• Intention investigation includes passengers’ acceptable waiting time and travel choice in the case of bus delay [43];
  • Evaluation of passenger satisfaction, the survey data covered five indicator variables reflecting the safety, comfort, convenience, flexibility and economy of bus operation characteristics and services using five-point Likert scale [44].

4.2. Data Analysis

The travel mode choice of passengers’ waiting at bus station is shown in Figure 5. About 59% of the respondents chose to wait for public transport, only 16% of the respondents would wait for ORB, 43% of respondents change to other ARB, and 41% of the respondents will choose to use other private modes. For example, 34% of the respondents will take a taxi. Figure 6 shows the choice results of passengers with different monthly income. As the income increases from <3000 to >10,000, the proportion choosing ORB or shared bike gradually decreases from 34.69% to 0 and from 20.41% to 0, respectively, while taxi and car-hailing demand increases gradually from 4.08% to 75%. The possible reason is that passengers with higher monthly income pay more attention to time cost and travel comfort.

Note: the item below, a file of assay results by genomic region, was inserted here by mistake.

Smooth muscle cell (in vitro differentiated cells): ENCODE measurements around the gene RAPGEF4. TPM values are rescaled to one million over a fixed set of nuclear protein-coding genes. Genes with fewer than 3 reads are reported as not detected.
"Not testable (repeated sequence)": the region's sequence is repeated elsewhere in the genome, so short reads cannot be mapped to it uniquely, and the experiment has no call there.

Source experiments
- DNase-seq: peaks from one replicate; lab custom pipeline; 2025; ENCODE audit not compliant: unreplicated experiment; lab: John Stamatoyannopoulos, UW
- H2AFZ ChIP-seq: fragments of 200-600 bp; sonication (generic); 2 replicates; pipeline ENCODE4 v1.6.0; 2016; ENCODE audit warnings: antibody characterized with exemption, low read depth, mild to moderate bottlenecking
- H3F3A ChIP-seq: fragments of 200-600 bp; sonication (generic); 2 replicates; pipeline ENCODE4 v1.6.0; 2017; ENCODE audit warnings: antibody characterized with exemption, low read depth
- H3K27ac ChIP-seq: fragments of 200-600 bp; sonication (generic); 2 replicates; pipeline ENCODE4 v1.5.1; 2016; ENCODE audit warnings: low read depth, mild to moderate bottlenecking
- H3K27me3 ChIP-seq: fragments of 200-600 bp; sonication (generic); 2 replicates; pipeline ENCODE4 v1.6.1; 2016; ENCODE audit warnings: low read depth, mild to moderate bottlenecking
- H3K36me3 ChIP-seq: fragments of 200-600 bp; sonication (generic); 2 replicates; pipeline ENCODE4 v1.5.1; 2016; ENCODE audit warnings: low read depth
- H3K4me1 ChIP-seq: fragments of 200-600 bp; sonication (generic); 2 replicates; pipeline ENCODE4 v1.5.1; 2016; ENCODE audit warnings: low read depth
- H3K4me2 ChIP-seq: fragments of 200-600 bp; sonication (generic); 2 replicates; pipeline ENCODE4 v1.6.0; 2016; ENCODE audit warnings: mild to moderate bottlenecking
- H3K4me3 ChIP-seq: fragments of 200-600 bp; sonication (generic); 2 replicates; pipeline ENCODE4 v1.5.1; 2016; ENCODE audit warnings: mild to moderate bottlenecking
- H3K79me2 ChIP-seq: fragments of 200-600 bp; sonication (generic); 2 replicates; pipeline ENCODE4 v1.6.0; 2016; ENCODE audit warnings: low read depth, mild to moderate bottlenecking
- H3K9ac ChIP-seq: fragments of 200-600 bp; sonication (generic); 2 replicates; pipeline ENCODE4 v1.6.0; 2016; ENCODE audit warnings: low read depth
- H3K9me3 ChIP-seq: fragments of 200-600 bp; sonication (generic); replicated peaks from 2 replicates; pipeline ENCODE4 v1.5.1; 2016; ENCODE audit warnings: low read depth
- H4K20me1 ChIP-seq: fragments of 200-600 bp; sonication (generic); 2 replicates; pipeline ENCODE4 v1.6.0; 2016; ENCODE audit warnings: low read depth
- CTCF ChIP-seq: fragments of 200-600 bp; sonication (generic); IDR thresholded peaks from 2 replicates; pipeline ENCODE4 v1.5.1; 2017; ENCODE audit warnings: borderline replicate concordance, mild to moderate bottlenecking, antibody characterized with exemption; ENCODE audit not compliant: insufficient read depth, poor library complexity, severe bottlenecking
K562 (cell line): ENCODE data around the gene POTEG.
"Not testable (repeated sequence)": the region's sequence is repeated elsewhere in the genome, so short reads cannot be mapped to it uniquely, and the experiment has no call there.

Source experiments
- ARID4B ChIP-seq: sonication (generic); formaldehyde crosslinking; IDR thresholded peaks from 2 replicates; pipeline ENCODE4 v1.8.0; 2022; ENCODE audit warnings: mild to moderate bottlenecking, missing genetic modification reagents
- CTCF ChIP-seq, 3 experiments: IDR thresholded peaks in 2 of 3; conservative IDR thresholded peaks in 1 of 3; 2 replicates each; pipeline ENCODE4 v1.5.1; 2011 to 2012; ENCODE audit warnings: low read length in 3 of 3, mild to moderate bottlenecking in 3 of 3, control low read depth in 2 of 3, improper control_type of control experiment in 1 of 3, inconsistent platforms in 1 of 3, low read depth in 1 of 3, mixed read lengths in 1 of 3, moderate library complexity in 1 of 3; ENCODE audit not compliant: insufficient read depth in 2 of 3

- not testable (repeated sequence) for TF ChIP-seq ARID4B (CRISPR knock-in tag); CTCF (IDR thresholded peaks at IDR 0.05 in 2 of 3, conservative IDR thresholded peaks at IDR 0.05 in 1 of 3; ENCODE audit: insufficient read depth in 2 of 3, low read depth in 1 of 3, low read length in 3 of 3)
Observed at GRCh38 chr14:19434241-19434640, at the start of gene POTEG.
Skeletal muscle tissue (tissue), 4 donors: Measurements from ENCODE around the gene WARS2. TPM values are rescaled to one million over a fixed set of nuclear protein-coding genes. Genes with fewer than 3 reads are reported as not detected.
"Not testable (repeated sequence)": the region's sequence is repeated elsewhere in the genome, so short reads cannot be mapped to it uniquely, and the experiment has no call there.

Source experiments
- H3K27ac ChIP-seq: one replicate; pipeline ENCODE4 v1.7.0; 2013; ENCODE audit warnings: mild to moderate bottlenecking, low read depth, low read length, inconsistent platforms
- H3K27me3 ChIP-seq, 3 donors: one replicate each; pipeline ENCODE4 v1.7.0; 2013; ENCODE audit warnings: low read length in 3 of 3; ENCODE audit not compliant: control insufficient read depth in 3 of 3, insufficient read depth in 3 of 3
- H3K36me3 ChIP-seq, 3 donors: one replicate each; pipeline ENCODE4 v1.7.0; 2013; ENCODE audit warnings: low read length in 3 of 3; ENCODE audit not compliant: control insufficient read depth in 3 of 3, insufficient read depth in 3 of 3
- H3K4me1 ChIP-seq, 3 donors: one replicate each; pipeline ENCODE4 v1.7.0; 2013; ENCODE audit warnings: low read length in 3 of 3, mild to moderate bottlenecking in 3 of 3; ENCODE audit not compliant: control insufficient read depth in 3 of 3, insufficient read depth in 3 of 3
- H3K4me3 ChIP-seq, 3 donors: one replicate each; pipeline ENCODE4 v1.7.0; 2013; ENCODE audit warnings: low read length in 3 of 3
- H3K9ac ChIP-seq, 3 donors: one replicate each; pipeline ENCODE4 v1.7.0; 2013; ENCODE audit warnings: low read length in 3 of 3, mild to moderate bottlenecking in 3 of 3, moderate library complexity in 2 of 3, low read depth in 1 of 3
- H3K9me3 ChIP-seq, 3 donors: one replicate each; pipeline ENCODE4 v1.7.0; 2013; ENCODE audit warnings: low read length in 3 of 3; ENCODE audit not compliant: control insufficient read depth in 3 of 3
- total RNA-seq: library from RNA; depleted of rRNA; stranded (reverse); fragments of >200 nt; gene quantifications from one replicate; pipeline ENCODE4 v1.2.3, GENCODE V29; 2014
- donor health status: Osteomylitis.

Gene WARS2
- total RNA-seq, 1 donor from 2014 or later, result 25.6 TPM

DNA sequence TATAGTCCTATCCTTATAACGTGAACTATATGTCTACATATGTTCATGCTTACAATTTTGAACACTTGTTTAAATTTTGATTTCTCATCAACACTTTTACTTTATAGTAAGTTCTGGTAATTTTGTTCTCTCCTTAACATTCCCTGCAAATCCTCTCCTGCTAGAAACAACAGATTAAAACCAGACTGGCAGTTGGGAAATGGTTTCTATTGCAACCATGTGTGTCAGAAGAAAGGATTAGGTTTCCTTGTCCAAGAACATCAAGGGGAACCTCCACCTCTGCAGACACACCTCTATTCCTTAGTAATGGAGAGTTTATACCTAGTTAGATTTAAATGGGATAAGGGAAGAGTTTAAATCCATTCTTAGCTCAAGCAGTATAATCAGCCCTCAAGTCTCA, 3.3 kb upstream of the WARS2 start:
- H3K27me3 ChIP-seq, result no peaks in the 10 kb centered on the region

As listed in Figure 7, rigid trips such as commute or family obligations have higher time and cost requirements, and passengers focus on choosing a more economical and efficient way. For example, 20.83% and 45.83% chose ORB and ARB, respectively; other life trips such as shopping and leisure are more random and have higher comfort requirements, and the proportion of these passenger choosing taxi or shared bike is slightly higher than that of commuter passengers.
Passengers’ bus ride frequency and acceptable waiting time also have an influence on travel mode choice, as shown in Figure 8. The results show that the higher bus ride frequency, the greater probability of choosing public transport (ORB and ARB). It also can be seen in Figure 9 that passengers choosing private transport (such as taxi) have shorter acceptable waiting time than passengers choosing public transport. For example, for passengers whose longest acceptable waiting time is 5 or 10 min, 93.55% or more than 50% of the them will choose public transport. Bus travelers generally accept longer waiting times (even more than 30 min). As shown in Figure 10, 85.11% of passengers daily spend 4–15 min waiting at bus station. When the waiting time is 6–10 min, the proportion of passengers turn to choose the ARB reaches the highest.
When the overall bus satisfaction reached level 3, 56.32% of passengers (including 20.69% for ORB and 35.63% for ARB) continue waiting for buses as shown in Figure 11. When the comfort degree of waiting environment reaches level 4, the proportion is more than 50% in Figure 12. With the improvement of the overall bus satisfaction and comfort degree, the proportion of public transport gradually increases, showing passengers’ travel mode choice in waiting state will be affected by bus service level.